Proverbial Sayings

Fírinde inár croidhedhaibh...

Fírinde inár croidhedhaibh & nertt inár lámhaibh, & comall inár tengthaibh.

(truth * in our * hearts * & * strength * in our * hands / arms * & * fulfilment-of-promise * in our * tongues)

The truth in our hearts, the strength in our arms, and the truth in our tongues.

In the beginning pages of "Acallam na Senórach" Saint Patrick asks Caílte what kept Fionn Mac Cumhaill's warrior band going all those years. ("Cia ro choimét sibh-si mar sin in bar m-beathaidh?") The above is Caílte's reply. A well-know adaptation of this into Modern Irish is "Glaine ár gcroí, agus neart ár ngéag, agus beart de réir ár mbriathair".

I cenn cach baíth a báegul.

I cenn cach baíth a báegul.

(confronting * every * rash man * his * hazard)

Every reckless man faces his own danger.

Said reprovingly to Congal by Cúanna, who calls it an old proverb, in "Cath Muighe Rath" (FDG, p. 286). I have normalized the spelling.

Ba cáera for gaimen.

Ba cáera for gaimen.

(would be * berries * on * hide)

That would be like (a few) berries on the table.

The image here is of a meager offering, and by extension, of a pointless effort. A "gaimen" or "seiche" (skin or hide) was formerly used to serve food on, and berries didn't count as lavish hospitality! This proverb is found in "Aislinge Meic Con Glinne", in a long run of similar images of actions that are fruitless, bootless, or pointless. The even more meager "cáer ar geimiun" (a berry on a hide) is Congal's opinion of his enemies in "Cath Muighe Rath" (FCG, p. 124). A similar image, but more of a wasted rather than a meager effort, is "ba h-ass for sechid" (that would be like serving milk on a skin) is also found in the run in AMCG. Compare "Ba gat imm gainem" in this collection.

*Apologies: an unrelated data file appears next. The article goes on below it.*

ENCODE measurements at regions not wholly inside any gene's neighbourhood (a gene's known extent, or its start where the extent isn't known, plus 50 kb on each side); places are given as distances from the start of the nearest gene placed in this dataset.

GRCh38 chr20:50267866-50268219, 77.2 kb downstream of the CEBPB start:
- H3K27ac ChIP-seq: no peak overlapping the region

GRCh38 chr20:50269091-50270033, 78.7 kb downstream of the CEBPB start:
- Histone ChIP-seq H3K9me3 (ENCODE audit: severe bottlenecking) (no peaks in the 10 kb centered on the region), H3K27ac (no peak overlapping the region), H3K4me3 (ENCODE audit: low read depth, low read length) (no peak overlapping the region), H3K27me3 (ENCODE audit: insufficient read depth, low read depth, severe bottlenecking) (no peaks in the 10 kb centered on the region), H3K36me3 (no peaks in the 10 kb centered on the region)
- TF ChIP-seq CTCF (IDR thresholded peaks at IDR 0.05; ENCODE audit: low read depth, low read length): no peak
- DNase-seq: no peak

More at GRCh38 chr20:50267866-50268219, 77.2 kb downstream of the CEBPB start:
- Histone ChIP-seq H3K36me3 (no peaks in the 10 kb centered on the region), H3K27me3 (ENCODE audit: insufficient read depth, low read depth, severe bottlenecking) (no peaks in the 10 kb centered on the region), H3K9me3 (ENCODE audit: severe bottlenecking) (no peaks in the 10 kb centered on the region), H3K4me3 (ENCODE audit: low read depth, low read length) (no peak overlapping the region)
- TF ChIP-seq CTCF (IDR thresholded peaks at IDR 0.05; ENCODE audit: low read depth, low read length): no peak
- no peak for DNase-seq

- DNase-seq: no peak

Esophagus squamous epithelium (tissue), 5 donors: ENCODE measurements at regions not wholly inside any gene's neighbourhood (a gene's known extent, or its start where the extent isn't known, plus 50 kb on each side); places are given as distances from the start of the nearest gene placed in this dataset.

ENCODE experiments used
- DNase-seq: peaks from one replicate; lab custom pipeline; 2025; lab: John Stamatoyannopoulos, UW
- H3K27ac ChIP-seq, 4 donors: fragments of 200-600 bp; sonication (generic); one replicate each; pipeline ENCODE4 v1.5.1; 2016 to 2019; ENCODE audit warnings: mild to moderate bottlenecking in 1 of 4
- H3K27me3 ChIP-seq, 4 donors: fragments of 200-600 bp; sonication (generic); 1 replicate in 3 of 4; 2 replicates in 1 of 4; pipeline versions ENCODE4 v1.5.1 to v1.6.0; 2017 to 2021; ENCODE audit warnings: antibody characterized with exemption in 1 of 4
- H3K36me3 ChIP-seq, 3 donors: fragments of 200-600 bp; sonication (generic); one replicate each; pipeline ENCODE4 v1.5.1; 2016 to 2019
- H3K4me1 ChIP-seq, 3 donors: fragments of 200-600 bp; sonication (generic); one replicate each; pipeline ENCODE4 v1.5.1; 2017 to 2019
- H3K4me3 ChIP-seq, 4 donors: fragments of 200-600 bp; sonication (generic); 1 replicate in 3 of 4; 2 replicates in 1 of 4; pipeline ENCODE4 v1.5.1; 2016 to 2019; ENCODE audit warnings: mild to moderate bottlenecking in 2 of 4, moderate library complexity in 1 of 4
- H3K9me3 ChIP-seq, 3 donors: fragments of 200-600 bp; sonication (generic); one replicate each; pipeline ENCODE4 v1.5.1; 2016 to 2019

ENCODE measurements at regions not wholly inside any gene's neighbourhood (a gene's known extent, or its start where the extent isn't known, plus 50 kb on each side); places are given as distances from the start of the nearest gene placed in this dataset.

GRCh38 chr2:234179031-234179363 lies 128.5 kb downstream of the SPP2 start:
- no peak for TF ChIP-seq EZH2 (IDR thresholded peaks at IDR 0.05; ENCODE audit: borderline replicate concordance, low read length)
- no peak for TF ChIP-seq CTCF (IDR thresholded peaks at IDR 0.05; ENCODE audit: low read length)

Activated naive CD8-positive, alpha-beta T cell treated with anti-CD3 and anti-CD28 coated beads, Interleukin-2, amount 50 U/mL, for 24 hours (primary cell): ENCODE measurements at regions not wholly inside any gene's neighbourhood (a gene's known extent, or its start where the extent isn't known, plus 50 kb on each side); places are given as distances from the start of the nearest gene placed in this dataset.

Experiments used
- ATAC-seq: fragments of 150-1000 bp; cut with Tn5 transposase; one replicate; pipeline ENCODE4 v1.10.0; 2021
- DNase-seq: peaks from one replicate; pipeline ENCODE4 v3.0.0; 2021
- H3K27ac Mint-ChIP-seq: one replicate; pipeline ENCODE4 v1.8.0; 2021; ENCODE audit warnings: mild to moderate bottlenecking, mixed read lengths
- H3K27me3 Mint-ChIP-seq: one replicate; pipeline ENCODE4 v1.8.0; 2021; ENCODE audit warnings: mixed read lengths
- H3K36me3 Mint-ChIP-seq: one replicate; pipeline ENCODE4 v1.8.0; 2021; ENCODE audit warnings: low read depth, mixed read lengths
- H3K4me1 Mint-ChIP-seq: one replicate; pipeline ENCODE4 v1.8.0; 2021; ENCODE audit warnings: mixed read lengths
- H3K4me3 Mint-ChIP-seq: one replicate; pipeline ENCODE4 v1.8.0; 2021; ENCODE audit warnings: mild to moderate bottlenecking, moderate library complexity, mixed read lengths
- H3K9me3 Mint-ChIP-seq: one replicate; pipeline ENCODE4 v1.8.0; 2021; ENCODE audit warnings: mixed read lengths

co ná rabar dá adaig i n-áeninad

co ná rabar dá adaig i n-áeninad
(so that * not * I might be * two * nights * in * one place)

lest I be two nights in the same place = so that I never stop traveling

In a short anecdote edited by Kuno Meyer as "Mochuta und der Teufel" in ZCP 3.32-3, St. Mochuta says "Ragad isin luing fil oc himtecht a Herinn, co na rabar da hadaig a n-aeninad ac oilithre ar fud in domain moir." (I will get on the ship that is leaving Ireland, so that I'll never be two nights in the same place pilgrimaging throughout the wide world.) It turns out that his shoes have been infested by a demon of travel, whom St. Comgall exorcises. Once evicted from the shoes, the demon admits "ni leicfinn-si do beth da oidche a n-aeninad." (I would not have allowed him to be two nights in one place.) So Mochuta stays put after all. The image of never staying two nights in one place is a common one in Irish literature. A more recent stanza, edited by J. G. O'Keefe in "A Miscellany Presented to Kuno Meyer" (p. 248), begins

Ná hiarr anos 's anuraidh
dá oidhche é ar aontulaigh

Don't seek him now or last year
two nights on the same hilltop

Do·rignis Cú ocus Cethen dím.

Do·rignis Cú ocus Cethen dím.

(you have made * Cú * and * Cethen * of me)

You have destroyed me completely.

This proverbial saying is found in a marginal note (an example of scribal graffitti) in the Book of Leinster (LL 161). The meaning can only be deduced from the scrap of narrative that accompanies it: